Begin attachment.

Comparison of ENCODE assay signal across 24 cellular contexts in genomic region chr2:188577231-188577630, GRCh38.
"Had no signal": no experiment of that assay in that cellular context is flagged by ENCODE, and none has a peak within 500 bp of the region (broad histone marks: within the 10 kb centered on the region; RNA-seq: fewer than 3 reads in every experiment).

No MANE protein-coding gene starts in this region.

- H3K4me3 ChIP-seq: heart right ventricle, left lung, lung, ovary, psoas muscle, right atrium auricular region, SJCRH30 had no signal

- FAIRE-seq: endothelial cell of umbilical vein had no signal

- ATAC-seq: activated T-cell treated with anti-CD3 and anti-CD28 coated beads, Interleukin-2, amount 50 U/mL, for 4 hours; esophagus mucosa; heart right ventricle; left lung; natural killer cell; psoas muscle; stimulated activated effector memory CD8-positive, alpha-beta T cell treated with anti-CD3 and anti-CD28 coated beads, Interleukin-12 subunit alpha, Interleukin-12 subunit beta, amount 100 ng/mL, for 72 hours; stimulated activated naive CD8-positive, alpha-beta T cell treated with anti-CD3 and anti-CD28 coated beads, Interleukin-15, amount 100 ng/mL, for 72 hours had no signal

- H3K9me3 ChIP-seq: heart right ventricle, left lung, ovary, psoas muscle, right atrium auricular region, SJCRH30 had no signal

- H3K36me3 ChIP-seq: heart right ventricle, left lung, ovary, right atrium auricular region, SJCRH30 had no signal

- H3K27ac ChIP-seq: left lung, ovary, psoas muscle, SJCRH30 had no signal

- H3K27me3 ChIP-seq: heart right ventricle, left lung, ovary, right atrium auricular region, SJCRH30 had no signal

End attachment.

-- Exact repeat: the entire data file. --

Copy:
Comparison of ENCODE assay signal across 24 cellular contexts in genomic region chr2:188577231-188577630, GRCh38.
"Had no signal": no experiment of that assay in that cellular context is flagged by ENCODE, and none has a peak within 500 bp of the region (broad histone marks: within the 10 kb centered on the region; RNA-seq: fewer than 3 reads in every experiment).

No MANE protein-coding gene starts in this region.

- H3K4me3 ChIP-seq: heart right ventricle, left lung, lung, ovary, psoas muscle, right atrium auricular region, SJCRH30 had no signal

- FAIRE-seq: endothelial cell of umbilical vein had no signal

- ATAC-seq: activated T-cell treated with anti-CD3 and anti-CD28 coated beads, Interleukin-2, amount 50 U/mL, for 4 hours; esophagus mucosa; heart right ventricle; left lung; natural killer cell; psoas muscle; stimulated activated effector memory CD8-positive, alpha-beta T cell treated with anti-CD3 and anti-CD28 coated beads, Interleukin-12 subunit alpha, Interleukin-12 subunit beta, amount 100 ng/mL, for 72 hours; stimulated activated naive CD8-positive, alpha-beta T cell treated with anti-CD3 and anti-CD28 coated beads, Interleukin-15, amount 100 ng/mL, for 72 hours had no signal

- H3K9me3 ChIP-seq: heart right ventricle, left lung, ovary, psoas muscle, right atrium auricular region, SJCRH30 had no signal

- H3K36me3 ChIP-seq: heart right ventricle, left lung, ovary, right atrium auricular region, SJCRH30 had no signal

- H3K27ac ChIP-seq: left lung, ovary, psoas muscle, SJCRH30 had no signal

- H3K27me3 ChIP-seq: heart right ventricle, left lung, ovary, right atrium auricular region, SJCRH30 had no signal